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POTS of central origin
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POTS of central origin

So after a lot of trial and error with my electrophysiologist - he believes I do not have POTS of a peripheral origin, but from a central origin... which is much less common and a lot harder to treat... Anyone else diagnosed with POTS with a central origin?
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875426_tn?1325532016
I'd not even heard of 'central origin' before.  My understanding was that P.O.T.S. was symptomology of dysfunction of the autonomic nervous system, which I believe is controlled by your brain and spinal cord.  I think study has been done where the kidneys may have something to do with things also.  

When I think central and peripheral origin in context of electrophysiology, I would think it would be in regards to whether the tachycardia was sinus in nature, which would mean the electrical firing to cause the heart to beat was originating in the appropriate node or whether the tachycardia was originating where the electrical firing was coming from an inappropriate spot, such as happens with supraventricular tachycardia.

Interesting thing I learned with my new cardiologist.  When I stand up from sleeping in bed, my heart is actually going into supraventricular tachycardia.  Other places he noticed sinus tachycardia.
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4703993_tn?1379771988
That is interesting.. I am confused about what the Dr. said also, but as he explained the autonomic nervous system is central and peripherally involved.  In my cases the cause of POTS is peripheral.. i.e. blood pooling in the legs, but he seems to think mine is totally central in origin.  I am seeing a different electrophysiologist July 8th for another opinion of what he thinks and treatment options.. I'll def let you guys know what he has to say..

Hmm what did he say about the SVT?  I had a few heart monitors and although my HR almost hit 180 and I have IST along with POTS my heart was in normal sinus tach
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875426_tn?1325532016
See PM for some info I found on the ANS.  

Please, do let me know the July 8th EP doctor's opinion.

Well, on this latest holter monitor, SVT was demonstrated for a second time when I stood after having been asleep and I believe he said it lasted for about ten minutes.  I mentioned how I'd read ablation is a no no with people with P.O.T.S. and I think he told me about how someone who was desperate had gotten ablation and a pacemaker or something.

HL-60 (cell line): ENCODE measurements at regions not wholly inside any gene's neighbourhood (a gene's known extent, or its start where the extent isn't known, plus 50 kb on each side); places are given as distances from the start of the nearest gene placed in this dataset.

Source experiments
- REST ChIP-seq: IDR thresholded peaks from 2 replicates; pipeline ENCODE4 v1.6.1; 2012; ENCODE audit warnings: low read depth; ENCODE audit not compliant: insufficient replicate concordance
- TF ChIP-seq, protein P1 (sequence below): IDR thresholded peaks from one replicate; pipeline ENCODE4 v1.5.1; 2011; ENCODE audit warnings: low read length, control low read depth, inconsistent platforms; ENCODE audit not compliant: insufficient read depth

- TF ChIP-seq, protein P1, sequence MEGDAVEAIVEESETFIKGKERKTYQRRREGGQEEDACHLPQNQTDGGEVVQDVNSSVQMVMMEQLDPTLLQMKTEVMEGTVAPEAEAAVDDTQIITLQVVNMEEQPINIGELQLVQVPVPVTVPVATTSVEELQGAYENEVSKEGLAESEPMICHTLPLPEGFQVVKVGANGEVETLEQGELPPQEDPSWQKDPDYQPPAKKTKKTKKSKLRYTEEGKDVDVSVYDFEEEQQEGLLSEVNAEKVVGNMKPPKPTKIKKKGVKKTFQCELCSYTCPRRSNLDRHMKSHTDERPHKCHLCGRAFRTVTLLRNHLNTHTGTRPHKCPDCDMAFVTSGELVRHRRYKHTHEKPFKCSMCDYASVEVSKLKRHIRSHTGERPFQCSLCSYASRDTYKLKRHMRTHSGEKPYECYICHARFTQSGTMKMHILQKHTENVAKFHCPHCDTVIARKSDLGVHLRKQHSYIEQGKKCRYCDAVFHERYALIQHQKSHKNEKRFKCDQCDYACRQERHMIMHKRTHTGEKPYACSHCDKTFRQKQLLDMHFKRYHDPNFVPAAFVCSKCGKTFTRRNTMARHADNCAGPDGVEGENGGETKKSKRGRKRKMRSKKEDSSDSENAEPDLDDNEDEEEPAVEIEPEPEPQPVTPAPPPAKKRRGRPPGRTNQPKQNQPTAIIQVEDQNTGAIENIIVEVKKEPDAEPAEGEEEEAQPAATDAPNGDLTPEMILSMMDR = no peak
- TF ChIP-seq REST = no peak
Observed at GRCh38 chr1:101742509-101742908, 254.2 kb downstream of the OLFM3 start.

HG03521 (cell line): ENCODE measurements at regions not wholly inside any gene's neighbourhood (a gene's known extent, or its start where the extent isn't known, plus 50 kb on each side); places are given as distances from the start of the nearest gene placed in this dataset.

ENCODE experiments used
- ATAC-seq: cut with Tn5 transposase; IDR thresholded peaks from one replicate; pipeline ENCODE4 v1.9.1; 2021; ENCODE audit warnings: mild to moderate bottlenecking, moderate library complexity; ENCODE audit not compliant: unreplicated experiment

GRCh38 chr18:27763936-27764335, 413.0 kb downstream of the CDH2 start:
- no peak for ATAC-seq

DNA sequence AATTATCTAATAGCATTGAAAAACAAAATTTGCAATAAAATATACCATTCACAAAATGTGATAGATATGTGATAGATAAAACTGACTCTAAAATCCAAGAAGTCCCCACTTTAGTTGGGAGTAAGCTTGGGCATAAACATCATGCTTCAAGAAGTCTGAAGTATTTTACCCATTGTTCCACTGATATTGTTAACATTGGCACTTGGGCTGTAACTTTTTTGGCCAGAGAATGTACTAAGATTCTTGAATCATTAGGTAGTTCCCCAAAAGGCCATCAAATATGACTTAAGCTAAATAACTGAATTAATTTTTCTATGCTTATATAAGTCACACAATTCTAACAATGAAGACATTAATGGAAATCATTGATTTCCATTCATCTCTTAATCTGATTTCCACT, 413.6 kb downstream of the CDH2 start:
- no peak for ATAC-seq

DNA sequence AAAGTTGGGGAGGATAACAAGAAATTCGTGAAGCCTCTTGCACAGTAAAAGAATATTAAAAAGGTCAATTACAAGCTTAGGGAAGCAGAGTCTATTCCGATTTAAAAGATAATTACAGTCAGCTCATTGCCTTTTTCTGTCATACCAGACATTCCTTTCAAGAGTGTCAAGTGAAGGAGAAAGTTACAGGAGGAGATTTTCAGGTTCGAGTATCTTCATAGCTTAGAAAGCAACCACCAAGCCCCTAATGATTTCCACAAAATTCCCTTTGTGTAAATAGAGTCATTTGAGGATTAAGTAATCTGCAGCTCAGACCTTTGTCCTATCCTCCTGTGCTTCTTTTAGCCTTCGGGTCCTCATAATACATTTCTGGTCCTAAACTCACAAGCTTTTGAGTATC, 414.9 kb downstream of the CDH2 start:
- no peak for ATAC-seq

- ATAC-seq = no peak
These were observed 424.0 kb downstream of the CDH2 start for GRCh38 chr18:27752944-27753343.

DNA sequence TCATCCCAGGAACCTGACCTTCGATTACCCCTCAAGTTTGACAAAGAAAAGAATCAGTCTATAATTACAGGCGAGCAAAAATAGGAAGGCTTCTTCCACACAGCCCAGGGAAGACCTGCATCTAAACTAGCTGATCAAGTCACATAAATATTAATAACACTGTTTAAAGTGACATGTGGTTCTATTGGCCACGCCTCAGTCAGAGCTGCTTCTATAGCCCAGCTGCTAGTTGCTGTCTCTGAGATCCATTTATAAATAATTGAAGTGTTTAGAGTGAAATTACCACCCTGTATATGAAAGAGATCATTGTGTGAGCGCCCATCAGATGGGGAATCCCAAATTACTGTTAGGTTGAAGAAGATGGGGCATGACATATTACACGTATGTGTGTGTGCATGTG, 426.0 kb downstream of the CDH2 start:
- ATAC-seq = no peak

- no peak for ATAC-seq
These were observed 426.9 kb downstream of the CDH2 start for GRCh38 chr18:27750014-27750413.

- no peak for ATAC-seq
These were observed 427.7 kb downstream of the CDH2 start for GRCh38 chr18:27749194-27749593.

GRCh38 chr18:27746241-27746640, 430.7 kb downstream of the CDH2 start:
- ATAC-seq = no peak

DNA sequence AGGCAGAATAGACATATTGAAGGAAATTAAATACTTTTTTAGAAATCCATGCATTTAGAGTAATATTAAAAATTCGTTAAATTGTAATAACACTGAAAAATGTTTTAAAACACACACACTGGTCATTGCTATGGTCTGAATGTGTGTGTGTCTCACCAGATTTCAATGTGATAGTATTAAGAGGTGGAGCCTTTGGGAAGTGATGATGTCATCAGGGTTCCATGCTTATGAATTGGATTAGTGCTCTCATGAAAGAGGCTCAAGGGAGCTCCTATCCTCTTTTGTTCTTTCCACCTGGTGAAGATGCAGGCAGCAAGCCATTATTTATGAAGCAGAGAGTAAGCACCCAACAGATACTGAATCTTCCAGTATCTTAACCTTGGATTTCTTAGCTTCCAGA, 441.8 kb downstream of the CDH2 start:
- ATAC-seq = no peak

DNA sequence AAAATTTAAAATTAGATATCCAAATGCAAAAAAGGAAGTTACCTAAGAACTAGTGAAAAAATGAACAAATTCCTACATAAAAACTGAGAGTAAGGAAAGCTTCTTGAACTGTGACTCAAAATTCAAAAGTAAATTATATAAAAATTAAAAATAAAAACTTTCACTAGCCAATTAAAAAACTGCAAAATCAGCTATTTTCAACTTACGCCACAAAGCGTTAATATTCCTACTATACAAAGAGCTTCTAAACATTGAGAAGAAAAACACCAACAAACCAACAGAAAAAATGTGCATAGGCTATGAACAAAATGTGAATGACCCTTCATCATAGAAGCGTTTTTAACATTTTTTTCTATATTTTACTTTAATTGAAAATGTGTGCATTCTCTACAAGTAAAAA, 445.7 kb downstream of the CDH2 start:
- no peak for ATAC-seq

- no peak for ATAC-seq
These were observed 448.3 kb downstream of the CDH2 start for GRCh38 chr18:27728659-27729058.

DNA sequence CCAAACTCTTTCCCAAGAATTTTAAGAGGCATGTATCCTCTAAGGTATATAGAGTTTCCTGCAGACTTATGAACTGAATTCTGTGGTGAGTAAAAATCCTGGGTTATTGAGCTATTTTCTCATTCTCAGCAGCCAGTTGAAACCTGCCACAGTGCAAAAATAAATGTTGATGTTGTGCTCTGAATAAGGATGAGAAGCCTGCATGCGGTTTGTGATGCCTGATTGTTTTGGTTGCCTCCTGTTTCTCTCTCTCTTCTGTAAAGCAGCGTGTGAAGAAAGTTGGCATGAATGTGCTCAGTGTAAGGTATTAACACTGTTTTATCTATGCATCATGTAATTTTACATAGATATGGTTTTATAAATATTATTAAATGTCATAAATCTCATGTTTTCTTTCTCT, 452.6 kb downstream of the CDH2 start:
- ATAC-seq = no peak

He gave me some Bystolic samples, but I haven't tried them yet.  
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Avatar_f_tn
My understanding was that svt is often only differentiated in ekg from normal rhythm by sudden onset. Was he able to tell a specific region creating the rhythm or a certain sort of svt, or did he just assume it was svt due to the extremely sudden onset?
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875426_tn?1325532016
Hi- I think your question was actually meant for me.  I apologize I didn't see this before today.  He did point out a specific part of the wave that was different than it would be in a sinus tachycardia.  I have a picture of the earlier SVT uploaded on my picture section of my profile, if you'd care to see that one.
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612876_tn?1355518095
Any word from the doc?

As for pots of a central origin, this is not a standardized diagnosis, and indeed sounds more descriptive than diagnostic in nature. Pots can be secondary to another diagnosis, and a few of those diagnoses might be considered central I suppose? I would need to double-check with a neuroscientist to find out if a preganglionic lesion would be considered central or how far "upstream" you'd need to be. At any rate, it takes a QSART and a TST to sort out preganglionic and postganglionic, so I'm having difficulty understanding how the doctor would know it was central. I don't think an EP cardiologist would have done sophisticated autonomic testing? So maybe he's just postulating on a clinical diagnosis??
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